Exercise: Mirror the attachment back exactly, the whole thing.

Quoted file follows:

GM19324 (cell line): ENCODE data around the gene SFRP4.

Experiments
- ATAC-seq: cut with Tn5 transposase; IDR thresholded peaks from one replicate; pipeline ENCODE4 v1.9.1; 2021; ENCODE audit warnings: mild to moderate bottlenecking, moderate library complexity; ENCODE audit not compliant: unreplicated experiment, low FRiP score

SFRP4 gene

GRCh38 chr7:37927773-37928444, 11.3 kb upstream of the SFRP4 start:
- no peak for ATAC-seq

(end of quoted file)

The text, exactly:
GM19324 (cell line): ENCODE data around the gene SFRP4.

Experiments
- ATAC-seq: cut with Tn5 transposase; IDR thresholded peaks from one replicate; pipeline ENCODE4 v1.9.1; 2021; ENCODE audit warnings: mild to moderate bottlenecking, moderate library complexity; ENCODE audit not compliant: unreplicated experiment, low FRiP score

SFRP4 gene

GRCh38 chr7:37927773-37928444, 11.3 kb upstream of the SFRP4 start:
- no peak for ATAC-seq